Koshuha Kshama jinro ptharjakpalarpit gala

     Shunimanvaiti shva hatmapi ch hastaiv bhavan

                             - Bharatrihari

     A very old lean and thin dog, starving for two days; whose wounded body was bleeding and covered with pus; who was blind of one eye; who was lame and crippled; whose ugly face with fattened throat was hanging down, lay in the road in this miserable plight. The pedestrians in the road suspecting an immediate end of the dog, which was in the last stage of life, thought if the dog died in the mid-road, the environment would be filled with pestilence (foul smell). Therefore, the dog must be shifted elsewhere, before it breathed its last. Meanwhile a bitch passed by that side. On seeing her, the almost dead dog got up overpowered with a passionate desire of lust and began to chase her.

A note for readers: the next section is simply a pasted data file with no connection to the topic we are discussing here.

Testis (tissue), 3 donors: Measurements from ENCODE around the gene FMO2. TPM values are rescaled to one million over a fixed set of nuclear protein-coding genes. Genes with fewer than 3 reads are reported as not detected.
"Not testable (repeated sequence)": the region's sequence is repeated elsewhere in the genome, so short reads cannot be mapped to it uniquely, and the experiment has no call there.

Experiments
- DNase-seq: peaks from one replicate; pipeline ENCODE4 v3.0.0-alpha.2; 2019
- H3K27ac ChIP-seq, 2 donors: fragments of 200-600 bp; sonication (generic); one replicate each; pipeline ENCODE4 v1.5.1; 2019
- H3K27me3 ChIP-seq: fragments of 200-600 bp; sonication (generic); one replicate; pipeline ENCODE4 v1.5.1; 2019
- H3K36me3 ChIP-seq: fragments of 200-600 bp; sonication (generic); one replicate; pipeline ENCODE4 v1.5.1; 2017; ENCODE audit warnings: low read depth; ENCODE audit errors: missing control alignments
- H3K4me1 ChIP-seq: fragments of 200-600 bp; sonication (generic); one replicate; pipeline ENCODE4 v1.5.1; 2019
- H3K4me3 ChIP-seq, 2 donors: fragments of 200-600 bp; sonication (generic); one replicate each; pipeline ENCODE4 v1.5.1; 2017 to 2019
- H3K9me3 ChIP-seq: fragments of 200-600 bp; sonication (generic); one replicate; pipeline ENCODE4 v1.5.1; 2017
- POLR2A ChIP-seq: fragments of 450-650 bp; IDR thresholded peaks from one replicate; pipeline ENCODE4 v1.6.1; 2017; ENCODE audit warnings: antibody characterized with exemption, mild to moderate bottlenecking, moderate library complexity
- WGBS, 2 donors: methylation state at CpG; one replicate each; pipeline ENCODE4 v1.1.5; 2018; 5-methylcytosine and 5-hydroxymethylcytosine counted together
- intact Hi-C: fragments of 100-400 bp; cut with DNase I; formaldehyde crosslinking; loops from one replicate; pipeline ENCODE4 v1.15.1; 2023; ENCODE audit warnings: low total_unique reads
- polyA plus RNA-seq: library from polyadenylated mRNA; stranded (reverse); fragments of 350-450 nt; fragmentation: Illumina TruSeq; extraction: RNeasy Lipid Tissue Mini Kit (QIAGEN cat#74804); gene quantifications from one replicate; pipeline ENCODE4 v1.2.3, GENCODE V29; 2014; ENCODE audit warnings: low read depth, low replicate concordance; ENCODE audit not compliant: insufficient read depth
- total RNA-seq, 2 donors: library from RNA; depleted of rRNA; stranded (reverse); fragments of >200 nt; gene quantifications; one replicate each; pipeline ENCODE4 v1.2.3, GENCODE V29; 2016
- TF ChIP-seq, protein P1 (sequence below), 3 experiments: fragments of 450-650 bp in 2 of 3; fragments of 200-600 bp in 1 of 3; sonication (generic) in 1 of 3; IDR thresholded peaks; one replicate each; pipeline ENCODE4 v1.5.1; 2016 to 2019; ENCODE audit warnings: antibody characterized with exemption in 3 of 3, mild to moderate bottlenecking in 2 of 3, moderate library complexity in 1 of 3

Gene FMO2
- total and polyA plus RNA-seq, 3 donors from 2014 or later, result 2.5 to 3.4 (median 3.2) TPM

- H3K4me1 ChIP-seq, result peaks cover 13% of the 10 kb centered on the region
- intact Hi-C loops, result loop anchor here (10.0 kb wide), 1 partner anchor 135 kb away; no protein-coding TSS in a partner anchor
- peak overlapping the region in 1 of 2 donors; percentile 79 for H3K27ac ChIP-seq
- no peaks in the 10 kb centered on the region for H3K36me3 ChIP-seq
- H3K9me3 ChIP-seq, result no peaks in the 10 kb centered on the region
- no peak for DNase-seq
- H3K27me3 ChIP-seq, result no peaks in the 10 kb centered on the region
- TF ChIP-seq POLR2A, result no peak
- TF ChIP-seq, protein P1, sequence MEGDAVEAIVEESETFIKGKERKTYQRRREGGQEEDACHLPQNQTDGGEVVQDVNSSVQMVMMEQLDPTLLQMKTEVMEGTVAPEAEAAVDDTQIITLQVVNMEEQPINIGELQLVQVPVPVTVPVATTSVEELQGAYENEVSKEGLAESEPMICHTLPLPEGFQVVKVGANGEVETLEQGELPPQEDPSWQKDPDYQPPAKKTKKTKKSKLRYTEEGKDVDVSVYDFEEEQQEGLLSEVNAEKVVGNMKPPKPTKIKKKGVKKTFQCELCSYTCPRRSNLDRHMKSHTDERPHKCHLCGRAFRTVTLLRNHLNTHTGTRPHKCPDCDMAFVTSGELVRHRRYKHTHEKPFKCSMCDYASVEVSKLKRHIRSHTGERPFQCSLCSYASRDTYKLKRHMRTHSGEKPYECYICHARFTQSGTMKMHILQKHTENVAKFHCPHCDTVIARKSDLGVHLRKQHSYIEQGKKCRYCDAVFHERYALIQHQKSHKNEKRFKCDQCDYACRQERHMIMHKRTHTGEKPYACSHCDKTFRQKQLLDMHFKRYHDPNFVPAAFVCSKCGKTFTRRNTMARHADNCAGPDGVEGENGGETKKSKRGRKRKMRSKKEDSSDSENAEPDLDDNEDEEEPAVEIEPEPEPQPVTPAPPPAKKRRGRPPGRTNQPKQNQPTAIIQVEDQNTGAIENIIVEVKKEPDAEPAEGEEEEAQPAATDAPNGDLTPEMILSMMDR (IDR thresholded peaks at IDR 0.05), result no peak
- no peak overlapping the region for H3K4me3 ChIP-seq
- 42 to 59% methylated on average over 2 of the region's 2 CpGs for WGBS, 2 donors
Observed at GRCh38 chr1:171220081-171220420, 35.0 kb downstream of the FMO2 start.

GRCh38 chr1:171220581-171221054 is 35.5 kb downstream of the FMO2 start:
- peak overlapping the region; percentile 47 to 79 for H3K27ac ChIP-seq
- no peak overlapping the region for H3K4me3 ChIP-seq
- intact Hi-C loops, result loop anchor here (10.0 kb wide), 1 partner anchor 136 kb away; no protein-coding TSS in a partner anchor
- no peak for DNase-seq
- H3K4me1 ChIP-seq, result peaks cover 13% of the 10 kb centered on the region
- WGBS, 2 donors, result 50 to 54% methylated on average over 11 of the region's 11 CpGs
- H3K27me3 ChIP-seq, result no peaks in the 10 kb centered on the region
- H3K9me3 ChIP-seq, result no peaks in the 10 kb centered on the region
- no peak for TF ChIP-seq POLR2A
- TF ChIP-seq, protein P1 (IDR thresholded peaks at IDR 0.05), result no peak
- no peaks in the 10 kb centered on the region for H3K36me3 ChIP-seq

In fact, celibacy is the only superb vow in all the three worlds. He who observes this vow attains a sacred state of existence. It has been said:

     Samudra tarnai yadvad, upao no pakirtit

     Sansar tarne tadvat, brahmcharne prakittat

     I.e., Just as a boat or ship proves a helpful means in going across the sea, likewise celibacy is a very fine and easy means to cross the ocean of the world. The lustful desire for sex exists in the heart of a living being only so long as he/she does not realize the real motif of life and does not understand his/her real self, or does not grasp the real nature of the soul. The day when one begins to see one's own soul face to face, one gives up one's lustful desires for sex and sensual pleasures and observes celibacy.